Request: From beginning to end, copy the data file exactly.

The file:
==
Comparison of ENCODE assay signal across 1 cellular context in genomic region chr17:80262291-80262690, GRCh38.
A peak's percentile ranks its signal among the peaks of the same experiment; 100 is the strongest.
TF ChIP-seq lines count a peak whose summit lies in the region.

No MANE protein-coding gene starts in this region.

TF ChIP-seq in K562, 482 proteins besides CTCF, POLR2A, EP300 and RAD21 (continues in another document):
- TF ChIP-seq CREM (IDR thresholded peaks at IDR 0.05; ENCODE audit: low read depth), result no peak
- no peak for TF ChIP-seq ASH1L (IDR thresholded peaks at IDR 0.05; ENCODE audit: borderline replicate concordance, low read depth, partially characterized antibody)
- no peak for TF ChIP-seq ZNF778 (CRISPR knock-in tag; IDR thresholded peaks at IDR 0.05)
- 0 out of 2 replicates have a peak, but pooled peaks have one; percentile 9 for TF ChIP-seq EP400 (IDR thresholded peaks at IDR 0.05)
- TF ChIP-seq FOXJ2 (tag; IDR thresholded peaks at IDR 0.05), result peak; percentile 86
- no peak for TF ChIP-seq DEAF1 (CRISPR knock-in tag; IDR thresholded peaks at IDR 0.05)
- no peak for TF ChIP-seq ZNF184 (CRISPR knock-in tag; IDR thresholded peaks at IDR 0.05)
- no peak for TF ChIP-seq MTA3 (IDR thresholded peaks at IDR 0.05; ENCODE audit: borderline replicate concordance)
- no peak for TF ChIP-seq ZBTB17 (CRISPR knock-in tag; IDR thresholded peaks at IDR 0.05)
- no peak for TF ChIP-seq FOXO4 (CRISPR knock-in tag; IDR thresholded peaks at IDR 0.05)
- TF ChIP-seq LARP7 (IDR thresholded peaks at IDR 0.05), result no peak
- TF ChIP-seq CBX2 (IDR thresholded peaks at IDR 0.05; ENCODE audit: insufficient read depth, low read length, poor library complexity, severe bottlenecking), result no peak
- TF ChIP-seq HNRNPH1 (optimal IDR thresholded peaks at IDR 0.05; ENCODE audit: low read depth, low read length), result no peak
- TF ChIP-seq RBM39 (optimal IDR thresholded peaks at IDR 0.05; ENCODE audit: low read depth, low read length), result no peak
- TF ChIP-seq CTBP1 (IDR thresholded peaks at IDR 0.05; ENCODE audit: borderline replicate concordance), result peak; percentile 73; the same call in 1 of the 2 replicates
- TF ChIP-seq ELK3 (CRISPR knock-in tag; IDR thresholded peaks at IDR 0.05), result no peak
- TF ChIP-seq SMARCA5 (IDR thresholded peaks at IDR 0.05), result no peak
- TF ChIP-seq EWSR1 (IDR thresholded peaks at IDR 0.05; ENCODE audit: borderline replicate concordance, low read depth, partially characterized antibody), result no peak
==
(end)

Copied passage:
Comparison of ENCODE assay signal across 1 cellular context in genomic region chr17:80262291-80262690, GRCh38.
A peak's percentile ranks its signal among the peaks of the same experiment; 100 is the strongest.
TF ChIP-seq lines count a peak whose summit lies in the region.

No MANE protein-coding gene starts in this region.

TF ChIP-seq in K562, 482 proteins besides CTCF, POLR2A, EP300 and RAD21 (continues in another document):
- TF ChIP-seq CREM (IDR thresholded peaks at IDR 0.05; ENCODE audit: low read depth), result no peak
- no peak for TF ChIP-seq ASH1L (IDR thresholded peaks at IDR 0.05; ENCODE audit: borderline replicate concordance, low read depth, partially characterized antibody)
- no peak for TF ChIP-seq ZNF778 (CRISPR knock-in tag; IDR thresholded peaks at IDR 0.05)
- 0 out of 2 replicates have a peak, but pooled peaks have one; percentile 9 for TF ChIP-seq EP400 (IDR thresholded peaks at IDR 0.05)
- TF ChIP-seq FOXJ2 (tag; IDR thresholded peaks at IDR 0.05), result peak; percentile 86
- no peak for TF ChIP-seq DEAF1 (CRISPR knock-in tag; IDR thresholded peaks at IDR 0.05)
- no peak for TF ChIP-seq ZNF184 (CRISPR knock-in tag; IDR thresholded peaks at IDR 0.05)
- no peak for TF ChIP-seq MTA3 (IDR thresholded peaks at IDR 0.05; ENCODE audit: borderline replicate concordance)
- no peak for TF ChIP-seq ZBTB17 (CRISPR knock-in tag; IDR thresholded peaks at IDR 0.05)
- no peak for TF ChIP-seq FOXO4 (CRISPR knock-in tag; IDR thresholded peaks at IDR 0.05)
- TF ChIP-seq LARP7 (IDR thresholded peaks at IDR 0.05), result no peak
- TF ChIP-seq CBX2 (IDR thresholded peaks at IDR 0.05; ENCODE audit: insufficient read depth, low read length, poor library complexity, severe bottlenecking), result no peak
- TF ChIP-seq HNRNPH1 (optimal IDR thresholded peaks at IDR 0.05; ENCODE audit: low read depth, low read length), result no peak
- TF ChIP-seq RBM39 (optimal IDR thresholded peaks at IDR 0.05; ENCODE audit: low read depth, low read length), result no peak
- TF ChIP-seq CTBP1 (IDR thresholded peaks at IDR 0.05; ENCODE audit: borderline replicate concordance), result peak; percentile 73; the same call in 1 of the 2 replicates
- TF ChIP-seq ELK3 (CRISPR knock-in tag; IDR thresholded peaks at IDR 0.05), result no peak
- TF ChIP-seq SMARCA5 (IDR thresholded peaks at IDR 0.05), result no peak
- TF ChIP-seq EWSR1 (IDR thresholded peaks at IDR 0.05; ENCODE audit: borderline replicate concordance, low read depth, partially characterized antibody), result no peak